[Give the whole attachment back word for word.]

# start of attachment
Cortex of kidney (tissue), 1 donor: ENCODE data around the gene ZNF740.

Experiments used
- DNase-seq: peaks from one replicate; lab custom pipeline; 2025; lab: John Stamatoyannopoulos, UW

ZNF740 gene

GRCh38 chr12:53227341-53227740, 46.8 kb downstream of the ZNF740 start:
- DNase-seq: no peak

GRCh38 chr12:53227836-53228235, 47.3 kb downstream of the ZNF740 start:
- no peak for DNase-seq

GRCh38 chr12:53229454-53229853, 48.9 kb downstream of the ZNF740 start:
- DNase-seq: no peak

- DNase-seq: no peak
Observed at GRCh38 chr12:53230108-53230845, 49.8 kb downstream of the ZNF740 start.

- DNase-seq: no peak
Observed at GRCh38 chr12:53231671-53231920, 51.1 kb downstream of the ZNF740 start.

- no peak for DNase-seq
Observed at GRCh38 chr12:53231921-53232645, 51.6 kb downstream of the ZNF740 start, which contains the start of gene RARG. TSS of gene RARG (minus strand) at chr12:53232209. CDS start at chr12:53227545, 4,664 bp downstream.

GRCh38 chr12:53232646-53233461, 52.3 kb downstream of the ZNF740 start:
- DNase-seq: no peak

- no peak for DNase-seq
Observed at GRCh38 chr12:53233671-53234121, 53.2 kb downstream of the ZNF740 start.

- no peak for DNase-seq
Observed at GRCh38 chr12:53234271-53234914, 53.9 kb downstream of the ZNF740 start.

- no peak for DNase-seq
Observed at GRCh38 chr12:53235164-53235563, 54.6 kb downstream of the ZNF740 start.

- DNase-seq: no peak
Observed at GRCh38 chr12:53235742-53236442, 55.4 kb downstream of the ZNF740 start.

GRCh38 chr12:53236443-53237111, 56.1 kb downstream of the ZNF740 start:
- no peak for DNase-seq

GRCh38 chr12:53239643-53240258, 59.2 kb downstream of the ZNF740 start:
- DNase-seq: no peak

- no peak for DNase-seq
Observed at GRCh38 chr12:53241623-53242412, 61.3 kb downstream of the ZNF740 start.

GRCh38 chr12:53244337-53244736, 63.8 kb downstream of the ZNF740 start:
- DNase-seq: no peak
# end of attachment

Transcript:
Cortex of kidney (tissue), 1 donor: ENCODE data around the gene ZNF740.

Experiments used
- DNase-seq: peaks from one replicate; lab custom pipeline; 2025; lab: John Stamatoyannopoulos, UW

ZNF740 gene

GRCh38 chr12:53227341-53227740, 46.8 kb downstream of the ZNF740 start:
- DNase-seq: no peak

GRCh38 chr12:53227836-53228235, 47.3 kb downstream of the ZNF740 start:
- no peak for DNase-seq

GRCh38 chr12:53229454-53229853, 48.9 kb downstream of the ZNF740 start:
- DNase-seq: no peak

- DNase-seq: no peak
Observed at GRCh38 chr12:53230108-53230845, 49.8 kb downstream of the ZNF740 start.

- DNase-seq: no peak
Observed at GRCh38 chr12:53231671-53231920, 51.1 kb downstream of the ZNF740 start.

- no peak for DNase-seq
Observed at GRCh38 chr12:53231921-53232645, 51.6 kb downstream of the ZNF740 start, which contains the start of gene RARG. TSS of gene RARG (minus strand) at chr12:53232209. CDS start at chr12:53227545, 4,664 bp downstream.

GRCh38 chr12:53232646-53233461, 52.3 kb downstream of the ZNF740 start:
- DNase-seq: no peak

- no peak for DNase-seq
Observed at GRCh38 chr12:53233671-53234121, 53.2 kb downstream of the ZNF740 start.

- no peak for DNase-seq
Observed at GRCh38 chr12:53234271-53234914, 53.9 kb downstream of the ZNF740 start.

- no peak for DNase-seq
Observed at GRCh38 chr12:53235164-53235563, 54.6 kb downstream of the ZNF740 start.

- DNase-seq: no peak
Observed at GRCh38 chr12:53235742-53236442, 55.4 kb downstream of the ZNF740 start.

GRCh38 chr12:53236443-53237111, 56.1 kb downstream of the ZNF740 start:
- no peak for DNase-seq

GRCh38 chr12:53239643-53240258, 59.2 kb downstream of the ZNF740 start:
- DNase-seq: no peak

- no peak for DNase-seq
Observed at GRCh38 chr12:53241623-53242412, 61.3 kb downstream of the ZNF740 start.

GRCh38 chr12:53244337-53244736, 63.8 kb downstream of the ZNF740 start:
- DNase-seq: no peak